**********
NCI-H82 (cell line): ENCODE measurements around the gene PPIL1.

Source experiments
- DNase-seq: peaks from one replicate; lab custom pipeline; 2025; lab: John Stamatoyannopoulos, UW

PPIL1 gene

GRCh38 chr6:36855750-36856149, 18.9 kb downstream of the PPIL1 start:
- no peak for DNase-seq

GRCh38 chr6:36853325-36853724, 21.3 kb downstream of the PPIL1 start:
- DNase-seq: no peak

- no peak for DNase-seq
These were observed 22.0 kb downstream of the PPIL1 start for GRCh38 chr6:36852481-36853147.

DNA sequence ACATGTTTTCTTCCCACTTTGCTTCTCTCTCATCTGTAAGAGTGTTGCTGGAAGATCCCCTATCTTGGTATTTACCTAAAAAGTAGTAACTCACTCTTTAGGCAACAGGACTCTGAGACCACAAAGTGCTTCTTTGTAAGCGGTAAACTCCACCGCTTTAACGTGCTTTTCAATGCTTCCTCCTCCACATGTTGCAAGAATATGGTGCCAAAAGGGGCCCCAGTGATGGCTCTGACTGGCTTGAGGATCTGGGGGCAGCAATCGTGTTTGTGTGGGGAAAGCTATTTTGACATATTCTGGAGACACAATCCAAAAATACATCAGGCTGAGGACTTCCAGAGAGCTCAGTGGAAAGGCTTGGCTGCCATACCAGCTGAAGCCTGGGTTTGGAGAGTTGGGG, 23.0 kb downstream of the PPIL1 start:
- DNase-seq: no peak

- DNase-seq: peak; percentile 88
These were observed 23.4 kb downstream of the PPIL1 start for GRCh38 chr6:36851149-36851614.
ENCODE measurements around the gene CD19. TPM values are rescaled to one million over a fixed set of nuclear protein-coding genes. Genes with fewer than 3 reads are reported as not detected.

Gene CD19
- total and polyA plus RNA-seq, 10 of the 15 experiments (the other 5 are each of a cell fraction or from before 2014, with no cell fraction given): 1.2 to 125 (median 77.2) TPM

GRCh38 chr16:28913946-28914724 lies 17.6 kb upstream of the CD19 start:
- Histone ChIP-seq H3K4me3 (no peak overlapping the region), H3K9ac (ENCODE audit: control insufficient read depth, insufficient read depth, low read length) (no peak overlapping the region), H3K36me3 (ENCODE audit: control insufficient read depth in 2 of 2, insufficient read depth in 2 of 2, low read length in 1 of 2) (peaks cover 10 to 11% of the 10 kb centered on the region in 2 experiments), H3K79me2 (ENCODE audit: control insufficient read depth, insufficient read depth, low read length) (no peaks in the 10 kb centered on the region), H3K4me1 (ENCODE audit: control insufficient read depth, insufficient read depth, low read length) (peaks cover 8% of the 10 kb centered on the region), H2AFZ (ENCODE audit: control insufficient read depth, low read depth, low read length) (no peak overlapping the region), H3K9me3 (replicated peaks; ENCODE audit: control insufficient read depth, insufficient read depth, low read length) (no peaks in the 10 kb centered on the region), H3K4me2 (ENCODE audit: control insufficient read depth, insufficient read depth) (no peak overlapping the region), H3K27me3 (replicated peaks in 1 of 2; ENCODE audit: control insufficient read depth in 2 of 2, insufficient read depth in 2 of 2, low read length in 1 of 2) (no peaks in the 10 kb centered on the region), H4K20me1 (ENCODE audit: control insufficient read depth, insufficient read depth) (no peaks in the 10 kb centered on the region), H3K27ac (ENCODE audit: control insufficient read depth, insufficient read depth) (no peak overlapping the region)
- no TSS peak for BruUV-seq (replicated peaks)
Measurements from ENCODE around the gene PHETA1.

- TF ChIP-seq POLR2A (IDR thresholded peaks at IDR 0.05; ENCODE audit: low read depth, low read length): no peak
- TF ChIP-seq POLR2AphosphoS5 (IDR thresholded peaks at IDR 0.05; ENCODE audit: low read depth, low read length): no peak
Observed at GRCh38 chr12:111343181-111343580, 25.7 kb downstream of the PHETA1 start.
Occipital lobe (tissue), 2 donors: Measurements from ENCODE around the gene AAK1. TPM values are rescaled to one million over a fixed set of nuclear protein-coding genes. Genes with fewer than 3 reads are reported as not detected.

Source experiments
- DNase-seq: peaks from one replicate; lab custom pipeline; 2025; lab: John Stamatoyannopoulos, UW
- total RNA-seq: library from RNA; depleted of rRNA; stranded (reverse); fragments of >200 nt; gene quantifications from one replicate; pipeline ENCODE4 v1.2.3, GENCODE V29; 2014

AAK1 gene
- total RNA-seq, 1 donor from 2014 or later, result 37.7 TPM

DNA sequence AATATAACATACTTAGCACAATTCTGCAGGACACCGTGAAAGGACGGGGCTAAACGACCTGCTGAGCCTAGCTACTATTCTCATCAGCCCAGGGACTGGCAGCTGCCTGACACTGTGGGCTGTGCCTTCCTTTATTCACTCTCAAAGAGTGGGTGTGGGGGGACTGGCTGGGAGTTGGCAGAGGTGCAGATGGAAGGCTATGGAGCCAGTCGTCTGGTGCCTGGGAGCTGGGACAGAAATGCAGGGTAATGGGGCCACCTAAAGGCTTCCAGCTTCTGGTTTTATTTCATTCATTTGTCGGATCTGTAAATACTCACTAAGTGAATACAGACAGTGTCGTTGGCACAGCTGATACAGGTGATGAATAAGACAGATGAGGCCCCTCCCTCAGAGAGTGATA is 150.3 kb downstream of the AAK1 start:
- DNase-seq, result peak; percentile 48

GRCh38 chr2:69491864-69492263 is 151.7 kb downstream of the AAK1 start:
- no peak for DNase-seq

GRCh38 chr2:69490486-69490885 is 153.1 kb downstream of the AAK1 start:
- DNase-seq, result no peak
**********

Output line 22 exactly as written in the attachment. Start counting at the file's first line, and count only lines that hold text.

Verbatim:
- TF ChIP-seq POLR2A (IDR thresholded peaks at IDR 0.05; ENCODE audit: low read depth, low read length): no peak